The question I have is as follows:

    If the UK debt is so huge, how come we have not gone the way of Greece and collapsed? Is it just because we have kept up with our payments by borrowing more…similar to getting a new credit card to pay off an old one?

    • Good question – the answer is QE.

      In the UK, the Bank of England began its “asset purchases” a process known as quantitative easing QE in January 2009. QE is often referred to as the printing of new money but what actually happens is the BOE creates a new account fills it with electronic money (created out of thin air) and then buys Government bonds from large financial institutions etc which then increases the amount of money in the economy and should increase lending to firms from banks etc.

      Since 2009 the Bank of England has committed a total of £375bn to QE (for clarity the have injected three thousand seven hundred and 50 million pounds into the economy). This has stimulated growth (or rather halted the decline and kept tax revenues high enough for the Uk to service its debt.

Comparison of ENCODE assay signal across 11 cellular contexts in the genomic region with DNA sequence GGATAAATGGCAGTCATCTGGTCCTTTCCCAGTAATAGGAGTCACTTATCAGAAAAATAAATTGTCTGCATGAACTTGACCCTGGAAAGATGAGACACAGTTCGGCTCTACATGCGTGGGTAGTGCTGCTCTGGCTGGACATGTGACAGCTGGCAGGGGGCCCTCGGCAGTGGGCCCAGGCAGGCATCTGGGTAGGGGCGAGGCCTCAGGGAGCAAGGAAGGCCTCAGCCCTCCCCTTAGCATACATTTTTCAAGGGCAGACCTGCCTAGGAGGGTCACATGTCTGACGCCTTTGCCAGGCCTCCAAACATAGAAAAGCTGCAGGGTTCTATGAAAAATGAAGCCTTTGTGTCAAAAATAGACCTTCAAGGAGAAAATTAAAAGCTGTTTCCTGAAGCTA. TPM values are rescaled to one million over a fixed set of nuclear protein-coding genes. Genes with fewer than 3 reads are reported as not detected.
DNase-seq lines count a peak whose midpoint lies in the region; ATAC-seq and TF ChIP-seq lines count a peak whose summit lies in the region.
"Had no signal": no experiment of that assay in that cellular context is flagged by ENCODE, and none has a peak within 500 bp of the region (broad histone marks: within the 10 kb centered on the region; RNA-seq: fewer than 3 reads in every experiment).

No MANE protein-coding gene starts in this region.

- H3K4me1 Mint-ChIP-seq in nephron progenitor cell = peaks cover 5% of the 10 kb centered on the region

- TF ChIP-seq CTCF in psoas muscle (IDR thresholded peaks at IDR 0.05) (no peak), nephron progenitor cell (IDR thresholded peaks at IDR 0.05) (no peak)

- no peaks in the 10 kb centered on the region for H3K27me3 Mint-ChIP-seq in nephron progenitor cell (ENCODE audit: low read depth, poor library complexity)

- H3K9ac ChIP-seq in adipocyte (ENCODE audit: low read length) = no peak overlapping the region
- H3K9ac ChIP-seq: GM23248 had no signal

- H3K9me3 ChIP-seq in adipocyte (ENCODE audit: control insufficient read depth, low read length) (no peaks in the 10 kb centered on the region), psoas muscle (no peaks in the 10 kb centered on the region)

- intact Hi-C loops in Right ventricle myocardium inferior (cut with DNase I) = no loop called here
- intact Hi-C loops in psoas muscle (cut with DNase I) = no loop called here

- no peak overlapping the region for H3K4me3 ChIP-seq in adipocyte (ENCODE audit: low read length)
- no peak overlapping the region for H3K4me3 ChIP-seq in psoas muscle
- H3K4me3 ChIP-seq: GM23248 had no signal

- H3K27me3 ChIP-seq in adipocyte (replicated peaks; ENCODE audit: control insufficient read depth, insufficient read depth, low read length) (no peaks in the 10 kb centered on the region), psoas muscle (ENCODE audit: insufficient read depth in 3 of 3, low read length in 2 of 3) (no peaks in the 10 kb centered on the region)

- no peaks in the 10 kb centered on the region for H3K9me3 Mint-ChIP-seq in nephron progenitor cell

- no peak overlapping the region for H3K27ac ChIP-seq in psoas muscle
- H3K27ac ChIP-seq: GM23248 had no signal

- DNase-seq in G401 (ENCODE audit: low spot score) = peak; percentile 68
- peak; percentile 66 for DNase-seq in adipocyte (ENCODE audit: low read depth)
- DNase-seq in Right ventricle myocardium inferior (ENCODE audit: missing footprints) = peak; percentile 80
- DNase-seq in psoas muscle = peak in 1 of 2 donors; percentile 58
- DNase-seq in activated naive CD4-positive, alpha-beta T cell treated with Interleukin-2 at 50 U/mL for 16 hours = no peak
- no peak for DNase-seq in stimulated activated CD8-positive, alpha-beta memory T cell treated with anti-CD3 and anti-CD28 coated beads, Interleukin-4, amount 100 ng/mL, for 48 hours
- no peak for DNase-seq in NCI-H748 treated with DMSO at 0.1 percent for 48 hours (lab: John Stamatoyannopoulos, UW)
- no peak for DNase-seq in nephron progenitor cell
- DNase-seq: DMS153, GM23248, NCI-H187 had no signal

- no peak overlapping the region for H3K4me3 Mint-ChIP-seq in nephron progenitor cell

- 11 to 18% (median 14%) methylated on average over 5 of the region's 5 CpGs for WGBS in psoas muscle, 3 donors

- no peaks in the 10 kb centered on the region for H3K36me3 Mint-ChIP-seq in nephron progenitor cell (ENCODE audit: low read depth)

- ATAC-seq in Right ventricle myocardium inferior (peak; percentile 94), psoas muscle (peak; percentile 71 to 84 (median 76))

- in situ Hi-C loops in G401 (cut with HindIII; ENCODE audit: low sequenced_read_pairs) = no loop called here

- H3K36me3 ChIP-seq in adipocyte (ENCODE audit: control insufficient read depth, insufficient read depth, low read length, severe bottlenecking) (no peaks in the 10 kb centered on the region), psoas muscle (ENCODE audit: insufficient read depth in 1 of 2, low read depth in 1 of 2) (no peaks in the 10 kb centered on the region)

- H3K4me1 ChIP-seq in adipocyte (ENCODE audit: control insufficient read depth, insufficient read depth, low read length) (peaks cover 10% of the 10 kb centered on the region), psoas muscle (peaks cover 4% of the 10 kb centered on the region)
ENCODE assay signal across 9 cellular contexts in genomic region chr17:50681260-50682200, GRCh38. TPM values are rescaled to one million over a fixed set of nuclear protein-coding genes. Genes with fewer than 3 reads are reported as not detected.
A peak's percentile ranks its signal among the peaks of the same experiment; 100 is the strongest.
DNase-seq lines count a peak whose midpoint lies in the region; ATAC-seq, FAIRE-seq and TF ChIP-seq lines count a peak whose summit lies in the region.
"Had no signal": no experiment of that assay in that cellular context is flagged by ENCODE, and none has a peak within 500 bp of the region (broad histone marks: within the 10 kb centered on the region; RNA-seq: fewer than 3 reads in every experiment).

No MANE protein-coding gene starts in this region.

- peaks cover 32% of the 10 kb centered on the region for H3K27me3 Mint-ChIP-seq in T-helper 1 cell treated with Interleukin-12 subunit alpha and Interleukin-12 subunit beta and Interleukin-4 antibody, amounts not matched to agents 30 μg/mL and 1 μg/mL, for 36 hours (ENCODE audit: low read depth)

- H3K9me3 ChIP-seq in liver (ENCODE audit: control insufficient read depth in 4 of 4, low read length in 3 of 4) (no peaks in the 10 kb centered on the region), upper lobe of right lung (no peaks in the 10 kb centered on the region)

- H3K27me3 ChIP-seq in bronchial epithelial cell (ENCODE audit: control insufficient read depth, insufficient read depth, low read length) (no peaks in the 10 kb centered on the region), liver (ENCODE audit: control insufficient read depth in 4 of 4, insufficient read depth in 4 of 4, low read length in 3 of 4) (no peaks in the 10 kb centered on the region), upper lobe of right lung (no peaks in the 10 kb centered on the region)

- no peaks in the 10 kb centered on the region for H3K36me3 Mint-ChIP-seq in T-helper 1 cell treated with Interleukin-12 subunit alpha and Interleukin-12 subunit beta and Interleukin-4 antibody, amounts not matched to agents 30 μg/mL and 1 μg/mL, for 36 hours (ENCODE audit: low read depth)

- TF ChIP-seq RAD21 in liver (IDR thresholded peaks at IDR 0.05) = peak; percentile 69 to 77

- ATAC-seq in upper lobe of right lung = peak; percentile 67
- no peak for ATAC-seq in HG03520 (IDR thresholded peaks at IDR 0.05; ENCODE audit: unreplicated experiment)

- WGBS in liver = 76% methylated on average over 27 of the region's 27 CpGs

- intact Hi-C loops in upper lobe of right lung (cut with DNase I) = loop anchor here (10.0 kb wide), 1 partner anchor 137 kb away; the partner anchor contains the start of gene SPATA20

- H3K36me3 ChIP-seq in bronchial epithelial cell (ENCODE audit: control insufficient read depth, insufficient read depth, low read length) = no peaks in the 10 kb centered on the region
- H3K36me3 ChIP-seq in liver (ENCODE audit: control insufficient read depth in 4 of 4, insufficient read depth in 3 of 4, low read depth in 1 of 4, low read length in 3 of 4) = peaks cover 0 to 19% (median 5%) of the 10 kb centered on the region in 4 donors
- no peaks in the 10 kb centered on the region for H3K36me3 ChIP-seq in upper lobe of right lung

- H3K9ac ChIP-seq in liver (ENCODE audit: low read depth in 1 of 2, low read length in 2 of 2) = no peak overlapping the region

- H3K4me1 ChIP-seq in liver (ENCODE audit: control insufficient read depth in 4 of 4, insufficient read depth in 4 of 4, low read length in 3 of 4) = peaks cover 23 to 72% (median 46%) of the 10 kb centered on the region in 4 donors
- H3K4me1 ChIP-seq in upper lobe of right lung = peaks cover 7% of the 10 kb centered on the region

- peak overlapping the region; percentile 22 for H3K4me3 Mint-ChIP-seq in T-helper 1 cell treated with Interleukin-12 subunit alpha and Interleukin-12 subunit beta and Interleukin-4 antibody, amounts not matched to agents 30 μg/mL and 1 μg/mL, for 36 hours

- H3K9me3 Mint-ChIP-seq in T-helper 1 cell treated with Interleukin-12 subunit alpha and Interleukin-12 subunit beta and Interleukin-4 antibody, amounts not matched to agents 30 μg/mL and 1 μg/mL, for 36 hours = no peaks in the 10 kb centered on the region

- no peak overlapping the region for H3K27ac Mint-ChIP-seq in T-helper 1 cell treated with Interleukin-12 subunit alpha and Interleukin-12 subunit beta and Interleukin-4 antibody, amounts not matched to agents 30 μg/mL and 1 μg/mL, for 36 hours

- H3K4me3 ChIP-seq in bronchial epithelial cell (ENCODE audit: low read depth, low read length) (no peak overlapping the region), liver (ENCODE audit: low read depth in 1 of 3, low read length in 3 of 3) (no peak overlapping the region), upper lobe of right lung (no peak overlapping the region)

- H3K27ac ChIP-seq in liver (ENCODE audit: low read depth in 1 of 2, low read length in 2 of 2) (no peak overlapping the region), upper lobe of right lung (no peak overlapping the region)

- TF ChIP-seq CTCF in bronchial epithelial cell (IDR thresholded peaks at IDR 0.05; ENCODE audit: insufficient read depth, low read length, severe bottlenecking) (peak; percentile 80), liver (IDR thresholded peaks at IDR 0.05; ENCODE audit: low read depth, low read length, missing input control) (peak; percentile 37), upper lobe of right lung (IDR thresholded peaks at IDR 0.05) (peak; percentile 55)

The EU Central bank has not allowed QE as in Europe it is likely to create inflation, here due to many circumstances and the staged approach to QU inflation pressures have not been unmanageable. However if we keep going inflation will go up and people will get poorer the way to tackle inflation is to put up interest rates but the people of the UK owe so much and the UK owes so much than even a half % increase in interest rates could start a massive trend in business and people going bankrupt hence the BOE committing not to raise interest rates and having to stop QE.

      In other words the treasury has driven up to the edge, slammed the breaks on and is hoping the cliff top doesn’t crumble.

      So in other words the UK treasury under Darling and Brown were not more competent that the Greeks its just that we have an escape route err well a stay of execution would be a better way of putting it. A collapse is coming if we don’t change direction and independence given Scotland greater GDP and revenue generating ability per head is the real escape route and would force the rest of the UK to take stock and change direction with us. Bigger isn’t better right now we are tethered to a drowning elephant!

      Going to add some stats to this and publish it as a blog next week:-)

      hope that helps.

    • Barry,

      It is scarey. Unfortunately it is only a matter of time.